[Oeva-list] tax policies.

Greg Long greglongoregon at gmail.com
Sun Jul 1 07:48:23 PDT 2012


Steve,

I'm not going to quote your message in that rude style, but I'll
answer the questions:

I thought the reason for raising Petroleum fuel taxes was obvious - to
discourage petroleum use. If you're not familiar with the problems of
continued heavy petroleum dependency, I'm sure there's dozens around
who can fill you in, but briefly they include national security,
economic security, carbon dioxide emissions and climate change
concerns, immediate atmospheric pollution, risk of spills, the adverse
effect on foreign policy (Iraq most notably since 1990).

It's been long-established that reducing petroleum consumption and
emissions are desirable national goals going back to at least 1973.
Even conservative FOX News asserted this in their March 2012
recommendation of the Chevy Volt PHEV as a "weapon" in the "War on
Terror" as they phrased it.  Former president Bush famously said in
his January 31, 2006 state-of-the-nation address, "America is addicted
to oil."  It's true that the Volt was not an Obama push originally,
the ball was rolling on that before he took office. There is also a
long history of using tax incentives to encourage behavioral change.
It's reasonable to cry "unfair", and is to be expected if one's
behavior is one of those being discouraged.

High-efficiency petroleum fueled vehicles? They would pay less tax
than low-efficiency petroleum-fueled vehicles.

Taxing or otherwise discouraging other sources of greenhouse gasses
isn't necessarily a bad idea, but is more off-topic. Animal
agriculture is far less threatening than fossil fuel burning, and is
much further removed from the topic of energy policy.

I don't understand your last question about the privacy issue of using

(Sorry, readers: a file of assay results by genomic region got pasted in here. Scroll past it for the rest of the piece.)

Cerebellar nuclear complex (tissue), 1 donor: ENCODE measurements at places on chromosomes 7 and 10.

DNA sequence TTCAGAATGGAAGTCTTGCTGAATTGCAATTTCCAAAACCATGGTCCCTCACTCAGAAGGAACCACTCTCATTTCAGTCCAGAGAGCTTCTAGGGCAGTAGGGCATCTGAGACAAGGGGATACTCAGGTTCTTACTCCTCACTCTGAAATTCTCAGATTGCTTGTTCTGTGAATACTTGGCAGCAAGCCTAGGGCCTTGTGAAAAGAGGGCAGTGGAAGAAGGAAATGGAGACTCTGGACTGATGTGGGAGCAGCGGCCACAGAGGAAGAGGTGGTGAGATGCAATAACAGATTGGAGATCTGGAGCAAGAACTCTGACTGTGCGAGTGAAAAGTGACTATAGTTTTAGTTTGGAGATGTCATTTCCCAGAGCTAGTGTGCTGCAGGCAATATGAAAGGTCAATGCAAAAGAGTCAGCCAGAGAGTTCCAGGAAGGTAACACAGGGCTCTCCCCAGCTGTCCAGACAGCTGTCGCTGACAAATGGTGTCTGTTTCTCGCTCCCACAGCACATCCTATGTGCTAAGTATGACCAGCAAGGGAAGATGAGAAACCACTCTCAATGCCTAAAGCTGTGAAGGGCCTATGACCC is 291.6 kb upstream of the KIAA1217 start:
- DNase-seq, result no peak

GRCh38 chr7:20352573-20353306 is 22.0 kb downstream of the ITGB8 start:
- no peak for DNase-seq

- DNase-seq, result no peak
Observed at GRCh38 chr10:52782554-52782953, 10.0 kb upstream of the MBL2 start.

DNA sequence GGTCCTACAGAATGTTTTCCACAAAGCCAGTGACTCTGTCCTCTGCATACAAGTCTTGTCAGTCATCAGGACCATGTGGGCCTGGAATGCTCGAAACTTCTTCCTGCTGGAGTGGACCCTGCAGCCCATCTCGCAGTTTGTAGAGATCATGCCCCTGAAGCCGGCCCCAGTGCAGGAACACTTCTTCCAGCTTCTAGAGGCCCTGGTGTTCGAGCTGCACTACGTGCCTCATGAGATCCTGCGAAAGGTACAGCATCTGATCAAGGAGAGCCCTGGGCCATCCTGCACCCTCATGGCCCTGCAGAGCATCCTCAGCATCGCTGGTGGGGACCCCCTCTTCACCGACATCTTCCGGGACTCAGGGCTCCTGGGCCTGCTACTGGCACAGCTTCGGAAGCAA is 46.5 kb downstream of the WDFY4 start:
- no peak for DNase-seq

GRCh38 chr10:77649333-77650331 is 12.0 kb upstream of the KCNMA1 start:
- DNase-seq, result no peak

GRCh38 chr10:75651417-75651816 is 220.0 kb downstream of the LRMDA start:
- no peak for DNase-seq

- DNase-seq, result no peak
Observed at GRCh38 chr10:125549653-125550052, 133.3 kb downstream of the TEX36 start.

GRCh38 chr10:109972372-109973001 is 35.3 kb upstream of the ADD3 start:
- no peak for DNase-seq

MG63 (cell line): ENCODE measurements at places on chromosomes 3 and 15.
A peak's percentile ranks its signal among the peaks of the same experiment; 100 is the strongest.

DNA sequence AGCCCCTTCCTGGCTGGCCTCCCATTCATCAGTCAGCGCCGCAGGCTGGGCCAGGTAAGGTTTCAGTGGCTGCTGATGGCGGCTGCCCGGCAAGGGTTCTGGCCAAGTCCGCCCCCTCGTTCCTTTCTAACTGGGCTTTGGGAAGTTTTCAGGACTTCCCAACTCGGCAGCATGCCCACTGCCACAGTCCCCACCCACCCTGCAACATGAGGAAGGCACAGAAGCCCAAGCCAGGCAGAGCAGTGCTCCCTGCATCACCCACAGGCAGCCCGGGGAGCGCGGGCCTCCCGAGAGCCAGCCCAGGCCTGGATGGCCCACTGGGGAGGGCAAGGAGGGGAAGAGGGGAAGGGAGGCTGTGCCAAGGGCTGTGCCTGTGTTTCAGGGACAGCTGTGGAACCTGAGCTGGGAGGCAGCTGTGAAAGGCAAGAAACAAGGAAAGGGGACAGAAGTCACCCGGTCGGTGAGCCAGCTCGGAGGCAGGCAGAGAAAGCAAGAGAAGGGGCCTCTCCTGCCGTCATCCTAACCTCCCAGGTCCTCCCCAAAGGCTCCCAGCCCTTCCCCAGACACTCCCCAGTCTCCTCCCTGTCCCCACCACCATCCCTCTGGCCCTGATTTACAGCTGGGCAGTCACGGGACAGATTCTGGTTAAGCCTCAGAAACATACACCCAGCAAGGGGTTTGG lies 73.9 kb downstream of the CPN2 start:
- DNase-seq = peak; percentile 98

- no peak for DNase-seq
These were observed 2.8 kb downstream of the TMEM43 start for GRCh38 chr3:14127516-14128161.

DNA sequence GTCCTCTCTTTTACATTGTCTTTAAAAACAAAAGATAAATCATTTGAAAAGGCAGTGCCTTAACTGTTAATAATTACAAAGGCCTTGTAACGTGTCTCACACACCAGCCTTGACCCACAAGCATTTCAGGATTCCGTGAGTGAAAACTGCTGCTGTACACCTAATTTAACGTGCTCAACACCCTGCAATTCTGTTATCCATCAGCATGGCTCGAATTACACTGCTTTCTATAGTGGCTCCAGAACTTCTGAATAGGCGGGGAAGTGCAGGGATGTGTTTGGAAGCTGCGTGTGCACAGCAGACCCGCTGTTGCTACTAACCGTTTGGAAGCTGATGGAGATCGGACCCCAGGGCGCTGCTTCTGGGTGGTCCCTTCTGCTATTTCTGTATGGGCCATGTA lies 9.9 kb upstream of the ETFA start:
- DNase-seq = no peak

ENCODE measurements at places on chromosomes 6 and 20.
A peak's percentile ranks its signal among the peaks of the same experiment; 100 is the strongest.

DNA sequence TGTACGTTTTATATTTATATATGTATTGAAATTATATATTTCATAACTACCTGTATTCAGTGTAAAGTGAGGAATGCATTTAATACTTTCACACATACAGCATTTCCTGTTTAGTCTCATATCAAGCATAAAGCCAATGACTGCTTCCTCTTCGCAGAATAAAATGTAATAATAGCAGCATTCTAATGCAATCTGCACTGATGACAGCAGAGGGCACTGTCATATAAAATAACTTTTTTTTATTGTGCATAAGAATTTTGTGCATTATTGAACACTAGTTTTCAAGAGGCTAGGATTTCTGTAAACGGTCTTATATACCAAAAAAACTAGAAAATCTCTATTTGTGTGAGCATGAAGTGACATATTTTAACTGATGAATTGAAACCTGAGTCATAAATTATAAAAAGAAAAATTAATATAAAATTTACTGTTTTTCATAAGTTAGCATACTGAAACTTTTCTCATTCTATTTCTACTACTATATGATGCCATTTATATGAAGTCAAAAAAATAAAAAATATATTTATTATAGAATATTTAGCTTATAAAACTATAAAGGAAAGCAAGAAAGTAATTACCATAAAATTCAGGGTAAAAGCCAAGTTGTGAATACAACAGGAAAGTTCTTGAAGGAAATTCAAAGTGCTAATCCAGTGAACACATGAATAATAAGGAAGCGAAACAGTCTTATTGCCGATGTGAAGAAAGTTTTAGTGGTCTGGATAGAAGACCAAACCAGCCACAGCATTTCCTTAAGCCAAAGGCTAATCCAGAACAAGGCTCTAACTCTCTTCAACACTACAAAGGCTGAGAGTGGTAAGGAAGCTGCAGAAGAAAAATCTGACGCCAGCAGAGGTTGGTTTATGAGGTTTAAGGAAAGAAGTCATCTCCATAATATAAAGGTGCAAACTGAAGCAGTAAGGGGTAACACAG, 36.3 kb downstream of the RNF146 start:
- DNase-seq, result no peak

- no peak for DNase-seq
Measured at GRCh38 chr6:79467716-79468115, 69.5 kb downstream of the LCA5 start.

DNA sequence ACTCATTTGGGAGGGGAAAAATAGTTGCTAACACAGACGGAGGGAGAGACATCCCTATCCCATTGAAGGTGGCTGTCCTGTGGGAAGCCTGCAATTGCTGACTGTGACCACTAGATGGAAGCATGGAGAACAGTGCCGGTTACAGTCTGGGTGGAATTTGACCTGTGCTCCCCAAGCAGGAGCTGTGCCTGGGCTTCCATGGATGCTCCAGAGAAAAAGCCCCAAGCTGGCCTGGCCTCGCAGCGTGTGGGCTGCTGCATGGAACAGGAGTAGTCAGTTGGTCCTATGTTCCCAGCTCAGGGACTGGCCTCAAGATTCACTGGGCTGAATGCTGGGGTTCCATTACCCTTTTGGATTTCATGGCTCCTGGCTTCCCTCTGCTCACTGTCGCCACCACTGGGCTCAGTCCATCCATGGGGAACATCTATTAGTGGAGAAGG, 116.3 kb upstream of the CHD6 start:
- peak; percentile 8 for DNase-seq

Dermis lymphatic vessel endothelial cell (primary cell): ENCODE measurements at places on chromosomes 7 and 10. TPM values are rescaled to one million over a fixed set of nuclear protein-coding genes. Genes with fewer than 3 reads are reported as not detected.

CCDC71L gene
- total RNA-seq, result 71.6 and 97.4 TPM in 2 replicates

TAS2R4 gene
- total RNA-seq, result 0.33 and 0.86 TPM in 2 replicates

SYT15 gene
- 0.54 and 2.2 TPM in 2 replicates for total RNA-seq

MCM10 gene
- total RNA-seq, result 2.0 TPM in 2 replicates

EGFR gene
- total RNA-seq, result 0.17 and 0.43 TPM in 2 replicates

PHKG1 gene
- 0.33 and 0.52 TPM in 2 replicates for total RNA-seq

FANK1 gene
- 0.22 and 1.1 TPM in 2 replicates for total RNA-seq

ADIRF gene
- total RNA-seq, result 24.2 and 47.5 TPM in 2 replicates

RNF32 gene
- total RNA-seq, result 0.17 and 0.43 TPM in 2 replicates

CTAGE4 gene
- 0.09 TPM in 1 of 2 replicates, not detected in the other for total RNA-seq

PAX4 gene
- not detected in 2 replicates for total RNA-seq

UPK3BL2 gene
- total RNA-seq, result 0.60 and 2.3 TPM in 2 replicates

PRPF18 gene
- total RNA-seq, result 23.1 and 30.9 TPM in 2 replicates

GPS's to meter distance.

My opinion matters no more or no less than the next voter's, I'm just
presenting a progressive future-oriented perspective.  If I were
heavily invested and dependent on petroleum, my perspective might be
different, but I'm not as "oil-addicted" as many, to paraphrase former
President Bush once more.

I hope this helps clarify. Actual mileage may vary.

Best regards,
-Greg

On Sun, Jul 1, 2012 at 7:15 AM, Steve's Account <stevel at fern.com> wrote:
> From: Greg Long writes:
>>
>> Petroleum-fuel taxes still make the most sense and should be raised
>> along with a corresponding lowering of other taxes and fees, and a
>> complete elimination of vehicle registration fees for efficient
>> vehicles.
>
> Why do you believe that they should be raised? To achieve some "social
> engineering" purpose? If so, what is that purpose and who decided that
> it was the thing that needed to be done?
>
> What about high effiency petroleum fueled vehicles?
>>
>> Petroleum fuel taxes increase incentives to use less petroleum and
>> reward those who do. They require no technology modification or cost
>> and and are very difficult to circumvent. They do not violate privacy
>> like invasive GPS technologies do.
>
>
> What are you trying to accomplish?
>
> If you are trying to address global warming issues then you should tax
> other things like beef, pork and milk because animal agriculture is a
> major sorce of global warming gasses.
>
> You should "really" tax airline tickets. On a passenger mile basis they are
> very fuel intensive.
>
> Since electric cars are actually fueled by carbon based fuels to start with
> why shouldn't they be taxed as well?
>
> In 2010 electricity production accounted for 2258 million metric tons of
> carbon dioxide (eq) while "transportation" only accounted for 1745 mmt.
>
> Deciding tax policy to accomplish some "social engineering goal" is a really
> poor idea, in my opinion.
>
> If you are talking "taxing vehicles for road repairs".. then all vechicles
> should be taxed according to their impact on the system.
>>
>> As petroleum fuel utilization changes, the tax can be periodically
>> adjusted by an elected committee or something along those lines.  The
>> period would have to be agreed upon, perhaps every 2 or 5 years.
>>
>> Somewhat related, vehicle insurance regulations should be changed so
>> that an additional efficient vehicle can be added to policy at no
>> extra cost for the same coverage, provided the efficient one is not
>> operated at the same time as the original.
>> Naturally, insurance details would have to be worked out, one solution
>> could be a requirement for insurance companies to cover drivers, and
>> not the vehicles.
>>
>> Thoughts?
>
> Instead of insuring the vehicle... insure the driver for all risks, except
> damage to the vehicle. Then it doesn't matter how many vehicles you own.
>
> For damage to the vehicle, whether you are driving it or it is sitting in
> the driveway, the risks still exist.. so insure the vehicle for that purpose